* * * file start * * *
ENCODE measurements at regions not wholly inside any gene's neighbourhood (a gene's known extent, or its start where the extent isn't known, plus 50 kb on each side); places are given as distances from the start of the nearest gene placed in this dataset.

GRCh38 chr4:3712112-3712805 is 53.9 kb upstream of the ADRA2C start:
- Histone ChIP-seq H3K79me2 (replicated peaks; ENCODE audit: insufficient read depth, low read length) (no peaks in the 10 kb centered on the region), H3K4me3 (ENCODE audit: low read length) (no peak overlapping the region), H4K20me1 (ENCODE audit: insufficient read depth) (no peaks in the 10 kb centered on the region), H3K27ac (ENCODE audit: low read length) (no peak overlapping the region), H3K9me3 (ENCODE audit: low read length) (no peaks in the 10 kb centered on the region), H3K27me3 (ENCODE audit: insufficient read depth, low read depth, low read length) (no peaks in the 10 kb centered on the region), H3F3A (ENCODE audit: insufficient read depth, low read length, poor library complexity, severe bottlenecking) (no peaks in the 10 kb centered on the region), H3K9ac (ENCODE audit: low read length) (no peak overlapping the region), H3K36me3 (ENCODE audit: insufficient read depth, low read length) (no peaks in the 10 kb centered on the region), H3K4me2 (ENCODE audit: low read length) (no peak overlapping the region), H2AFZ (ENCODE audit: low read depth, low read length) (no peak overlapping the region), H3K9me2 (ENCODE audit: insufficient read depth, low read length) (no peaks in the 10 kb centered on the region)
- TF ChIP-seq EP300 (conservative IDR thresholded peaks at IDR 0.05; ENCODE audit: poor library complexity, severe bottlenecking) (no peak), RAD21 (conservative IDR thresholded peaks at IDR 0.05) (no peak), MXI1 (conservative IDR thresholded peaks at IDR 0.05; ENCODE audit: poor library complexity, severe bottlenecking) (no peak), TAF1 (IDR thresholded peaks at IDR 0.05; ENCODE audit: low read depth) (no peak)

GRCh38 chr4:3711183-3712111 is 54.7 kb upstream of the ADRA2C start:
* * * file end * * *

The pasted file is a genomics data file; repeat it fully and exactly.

ENCODE measurements at regions not wholly inside any gene's neighbourhood (a gene's known extent, or its start where the extent isn't known, plus 50 kb on each side); places are given as distances from the start of the nearest gene placed in this dataset.

GRCh38 chr4:3712112-3712805 is 53.9 kb upstream of the ADRA2C start:
- Histone ChIP-seq H3K79me2 (replicated peaks; ENCODE audit: insufficient read depth, low read length) (no peaks in the 10 kb centered on the region), H3K4me3 (ENCODE audit: low read length) (no peak overlapping the region), H4K20me1 (ENCODE audit: insufficient read depth) (no peaks in the 10 kb centered on the region), H3K27ac (ENCODE audit: low read length) (no peak overlapping the region), H3K9me3 (ENCODE audit: low read length) (no peaks in the 10 kb centered on the region), H3K27me3 (ENCODE audit: insufficient read depth, low read depth, low read length) (no peaks in the 10 kb centered on the region), H3F3A (ENCODE audit: insufficient read depth, low read length, poor library complexity, severe bottlenecking) (no peaks in the 10 kb centered on the region), H3K9ac (ENCODE audit: low read length) (no peak overlapping the region), H3K36me3 (ENCODE audit: insufficient read depth, low read length) (no peaks in the 10 kb centered on the region), H3K4me2 (ENCODE audit: low read length) (no peak overlapping the region), H2AFZ (ENCODE audit: low read depth, low read length) (no peak overlapping the region), H3K9me2 (ENCODE audit: insufficient read depth, low read length) (no peaks in the 10 kb centered on the region)
- TF ChIP-seq EP300 (conservative IDR thresholded peaks at IDR 0.05; ENCODE audit: poor library complexity, severe bottlenecking) (no peak), RAD21 (conservative IDR thresholded peaks at IDR 0.05) (no peak), MXI1 (conservative IDR thresholded peaks at IDR 0.05; ENCODE audit: poor library complexity, severe bottlenecking) (no peak), TAF1 (IDR thresholded peaks at IDR 0.05; ENCODE audit: low read depth) (no peak)

GRCh38 chr4:3711183-3712111 is 54.7 kb upstream of the ADRA2C start: